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Bartter syndrome: causes, diagnosis, and treatment

Authors Cunha TDS, Heilberg IP

Received 20 June 2018

Accepted for publication 5 September 2018

Published 9 November 2018 Volume 2018:11 Pages 291—301

DOI https://doi.org/10.2147/IJNRD.S155397

Checked for plagiarism Yes

Review by Single-blind

Peer reviewers approved by Dr Justinn Cochran

Peer reviewer comments 7

Editor who approved publication: Professor Pravin Singhal


Tamara da Silva Cunha, Ita Pfeferman Heilberg

Nephrology Division, Universidade Federal de São Paulo (UNIFESP), Escola Paulista de Medicina, São Paulo, Brazil

Abstract: Bartter syndrome is an inherited renal tubular disorder caused by a defective salt reabsorption in the thick ascending limb of loop of Henle, resulting in salt wasting, hypokalemia, and metabolic alkalosis. Mutations of several genes encoding the transporters and channels involved in salt reabsorption in the thick ascending limb cause different types of Bartter syndrome. A poor phenotype–genotype relationship due to the interaction with other cotransporters and different degrees of compensation through alternative pathways is currently reported. However, phenotypic identification still remains the first step to guide the suspicion of Bartter syndrome. Given the rarity of the syndrome, and the lack of genetic characterization in most cases, limited clinical evidence for treatment is available and the therapy is based mainly on the comprehension of renal physiology and relies on the physician’s personal experiences. A better understanding of the mutated channels and transporters could possibly generate targets for specific treatment in the future, also encompassing drugs aiming to correct deficiencies in folding or plasma membrane expression of the mutated proteins.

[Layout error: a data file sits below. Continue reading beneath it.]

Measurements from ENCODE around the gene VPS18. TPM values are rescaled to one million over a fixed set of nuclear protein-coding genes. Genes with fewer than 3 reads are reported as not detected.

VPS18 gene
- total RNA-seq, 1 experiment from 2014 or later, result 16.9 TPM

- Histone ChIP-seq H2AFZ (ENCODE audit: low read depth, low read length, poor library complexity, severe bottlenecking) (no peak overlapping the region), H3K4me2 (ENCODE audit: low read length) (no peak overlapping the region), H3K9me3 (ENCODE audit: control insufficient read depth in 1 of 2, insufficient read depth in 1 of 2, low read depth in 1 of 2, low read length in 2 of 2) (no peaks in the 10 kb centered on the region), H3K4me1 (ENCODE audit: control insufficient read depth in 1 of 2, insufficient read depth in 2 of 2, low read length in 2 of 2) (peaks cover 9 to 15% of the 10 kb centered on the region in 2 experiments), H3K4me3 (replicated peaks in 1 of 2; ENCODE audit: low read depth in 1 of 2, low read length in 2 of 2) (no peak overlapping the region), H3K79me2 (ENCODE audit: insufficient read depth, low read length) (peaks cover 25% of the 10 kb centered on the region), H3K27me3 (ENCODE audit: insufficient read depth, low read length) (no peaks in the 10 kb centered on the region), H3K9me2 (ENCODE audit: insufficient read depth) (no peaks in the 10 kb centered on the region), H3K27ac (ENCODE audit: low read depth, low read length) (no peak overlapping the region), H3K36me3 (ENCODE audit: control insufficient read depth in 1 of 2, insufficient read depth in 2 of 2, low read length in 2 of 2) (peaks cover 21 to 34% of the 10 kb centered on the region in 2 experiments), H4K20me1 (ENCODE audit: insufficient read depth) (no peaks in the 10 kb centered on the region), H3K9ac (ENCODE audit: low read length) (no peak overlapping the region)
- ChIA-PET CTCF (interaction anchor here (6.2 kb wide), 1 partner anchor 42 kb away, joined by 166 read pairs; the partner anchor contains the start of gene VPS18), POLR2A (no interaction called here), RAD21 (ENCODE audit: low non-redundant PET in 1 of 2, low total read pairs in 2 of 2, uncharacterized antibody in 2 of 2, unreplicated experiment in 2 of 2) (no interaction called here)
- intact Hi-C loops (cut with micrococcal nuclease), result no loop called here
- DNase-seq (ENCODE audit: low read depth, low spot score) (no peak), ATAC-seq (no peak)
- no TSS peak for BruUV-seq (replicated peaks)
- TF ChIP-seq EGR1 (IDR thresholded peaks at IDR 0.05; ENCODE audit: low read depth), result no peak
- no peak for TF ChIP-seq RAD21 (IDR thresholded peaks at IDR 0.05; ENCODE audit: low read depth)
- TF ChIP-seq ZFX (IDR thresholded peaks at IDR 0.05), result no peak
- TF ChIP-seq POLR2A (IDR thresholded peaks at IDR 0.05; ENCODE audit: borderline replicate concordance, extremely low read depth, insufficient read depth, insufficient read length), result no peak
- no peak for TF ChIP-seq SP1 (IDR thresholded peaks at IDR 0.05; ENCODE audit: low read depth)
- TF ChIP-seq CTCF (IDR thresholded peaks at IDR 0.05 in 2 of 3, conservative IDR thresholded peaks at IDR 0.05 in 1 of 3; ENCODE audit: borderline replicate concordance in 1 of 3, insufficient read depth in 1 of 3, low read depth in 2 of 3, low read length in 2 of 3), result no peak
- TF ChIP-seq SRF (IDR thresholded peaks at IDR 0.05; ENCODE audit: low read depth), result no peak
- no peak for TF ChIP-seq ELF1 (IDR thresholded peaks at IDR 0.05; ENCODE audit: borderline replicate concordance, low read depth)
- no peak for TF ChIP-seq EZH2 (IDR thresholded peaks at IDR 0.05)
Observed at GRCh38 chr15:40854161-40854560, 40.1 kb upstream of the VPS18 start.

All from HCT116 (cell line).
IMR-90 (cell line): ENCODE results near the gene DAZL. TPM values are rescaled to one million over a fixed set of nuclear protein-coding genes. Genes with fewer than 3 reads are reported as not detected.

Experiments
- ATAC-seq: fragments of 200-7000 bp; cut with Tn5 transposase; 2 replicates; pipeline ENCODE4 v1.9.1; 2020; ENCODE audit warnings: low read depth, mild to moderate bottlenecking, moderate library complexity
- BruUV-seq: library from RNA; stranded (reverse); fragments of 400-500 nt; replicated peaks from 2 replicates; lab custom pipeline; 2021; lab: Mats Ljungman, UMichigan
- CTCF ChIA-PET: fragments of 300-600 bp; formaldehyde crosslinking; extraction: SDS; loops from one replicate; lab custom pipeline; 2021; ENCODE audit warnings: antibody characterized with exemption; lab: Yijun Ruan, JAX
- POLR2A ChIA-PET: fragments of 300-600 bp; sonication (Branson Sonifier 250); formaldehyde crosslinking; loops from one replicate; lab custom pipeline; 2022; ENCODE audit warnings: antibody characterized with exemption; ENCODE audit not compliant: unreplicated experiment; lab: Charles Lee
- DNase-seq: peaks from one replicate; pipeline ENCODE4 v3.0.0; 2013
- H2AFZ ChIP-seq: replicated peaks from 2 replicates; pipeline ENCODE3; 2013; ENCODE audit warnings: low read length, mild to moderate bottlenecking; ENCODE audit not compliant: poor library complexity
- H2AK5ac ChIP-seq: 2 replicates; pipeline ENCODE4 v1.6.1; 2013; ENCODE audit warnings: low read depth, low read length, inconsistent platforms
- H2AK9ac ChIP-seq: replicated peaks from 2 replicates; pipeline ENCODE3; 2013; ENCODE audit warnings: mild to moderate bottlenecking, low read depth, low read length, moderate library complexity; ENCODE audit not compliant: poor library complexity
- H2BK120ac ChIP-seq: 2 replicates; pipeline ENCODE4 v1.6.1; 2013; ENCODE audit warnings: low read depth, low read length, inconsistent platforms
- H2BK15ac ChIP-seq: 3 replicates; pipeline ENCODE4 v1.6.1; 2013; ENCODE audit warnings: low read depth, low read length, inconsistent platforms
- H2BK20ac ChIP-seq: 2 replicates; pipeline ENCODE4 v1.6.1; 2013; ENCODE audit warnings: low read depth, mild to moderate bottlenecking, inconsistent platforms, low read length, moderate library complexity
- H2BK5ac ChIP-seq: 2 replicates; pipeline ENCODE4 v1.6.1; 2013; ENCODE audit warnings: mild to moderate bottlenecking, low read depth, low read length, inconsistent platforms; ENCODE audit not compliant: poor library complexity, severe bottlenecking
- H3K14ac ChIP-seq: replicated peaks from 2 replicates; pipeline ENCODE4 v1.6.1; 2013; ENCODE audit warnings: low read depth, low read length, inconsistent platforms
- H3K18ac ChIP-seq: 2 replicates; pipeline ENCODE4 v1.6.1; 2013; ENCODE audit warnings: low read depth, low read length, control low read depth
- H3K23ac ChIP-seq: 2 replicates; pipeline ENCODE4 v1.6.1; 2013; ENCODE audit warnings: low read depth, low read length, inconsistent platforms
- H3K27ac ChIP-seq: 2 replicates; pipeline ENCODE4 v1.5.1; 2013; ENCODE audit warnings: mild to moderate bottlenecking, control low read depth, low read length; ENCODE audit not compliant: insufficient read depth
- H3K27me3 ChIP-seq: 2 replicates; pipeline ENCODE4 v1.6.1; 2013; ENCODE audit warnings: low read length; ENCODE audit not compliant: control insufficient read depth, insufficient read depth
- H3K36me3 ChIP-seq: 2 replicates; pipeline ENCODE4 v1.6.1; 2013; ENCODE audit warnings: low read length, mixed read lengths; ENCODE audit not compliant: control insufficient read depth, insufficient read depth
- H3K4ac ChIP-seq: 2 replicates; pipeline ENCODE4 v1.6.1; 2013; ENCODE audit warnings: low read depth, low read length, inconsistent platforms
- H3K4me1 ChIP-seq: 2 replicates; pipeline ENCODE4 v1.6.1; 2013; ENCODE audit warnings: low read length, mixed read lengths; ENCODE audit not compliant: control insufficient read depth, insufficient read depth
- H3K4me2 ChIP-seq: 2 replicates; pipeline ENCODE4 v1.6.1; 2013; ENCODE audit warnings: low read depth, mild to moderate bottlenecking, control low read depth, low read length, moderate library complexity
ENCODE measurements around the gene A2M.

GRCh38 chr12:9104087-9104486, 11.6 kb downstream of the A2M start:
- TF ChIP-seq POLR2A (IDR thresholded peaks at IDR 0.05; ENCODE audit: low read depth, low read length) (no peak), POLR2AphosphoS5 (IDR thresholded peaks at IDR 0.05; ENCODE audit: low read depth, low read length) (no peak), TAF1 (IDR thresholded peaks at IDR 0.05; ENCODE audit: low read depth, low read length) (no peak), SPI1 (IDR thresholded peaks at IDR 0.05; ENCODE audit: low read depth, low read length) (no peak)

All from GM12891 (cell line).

Keywords: Bartter syndrome, metabolic alkalosis, hypokalemia, Gitelman syndrome, tubulopathy

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